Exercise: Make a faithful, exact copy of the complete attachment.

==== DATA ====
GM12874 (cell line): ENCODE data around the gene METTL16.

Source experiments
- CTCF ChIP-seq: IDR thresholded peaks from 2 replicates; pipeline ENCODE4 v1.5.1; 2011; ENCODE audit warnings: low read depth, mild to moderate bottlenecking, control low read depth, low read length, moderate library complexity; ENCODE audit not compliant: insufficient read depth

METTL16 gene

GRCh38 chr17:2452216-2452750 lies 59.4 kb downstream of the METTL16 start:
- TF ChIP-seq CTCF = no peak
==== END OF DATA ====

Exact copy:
GM12874 (cell line): ENCODE data around the gene METTL16.

Source experiments
- CTCF ChIP-seq: IDR thresholded peaks from 2 replicates; pipeline ENCODE4 v1.5.1; 2011; ENCODE audit warnings: low read depth, mild to moderate bottlenecking, control low read depth, low read length, moderate library complexity; ENCODE audit not compliant: insufficient read depth

METTL16 gene

GRCh38 chr17:2452216-2452750 lies 59.4 kb downstream of the METTL16 start:
- TF ChIP-seq CTCF = no peak